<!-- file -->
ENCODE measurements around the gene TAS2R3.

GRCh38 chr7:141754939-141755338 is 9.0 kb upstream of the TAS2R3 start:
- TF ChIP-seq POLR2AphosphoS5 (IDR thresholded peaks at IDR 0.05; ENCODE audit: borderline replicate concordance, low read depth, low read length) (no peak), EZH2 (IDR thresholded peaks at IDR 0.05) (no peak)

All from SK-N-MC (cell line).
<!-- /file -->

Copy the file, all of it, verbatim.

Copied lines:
ENCODE measurements around the gene TAS2R3.

GRCh38 chr7:141754939-141755338 is 9.0 kb upstream of the TAS2R3 start:
- TF ChIP-seq POLR2AphosphoS5 (IDR thresholded peaks at IDR 0.05; ENCODE audit: borderline replicate concordance, low read depth, low read length) (no peak), EZH2 (IDR thresholded peaks at IDR 0.05) (no peak)

All from SK-N-MC (cell line).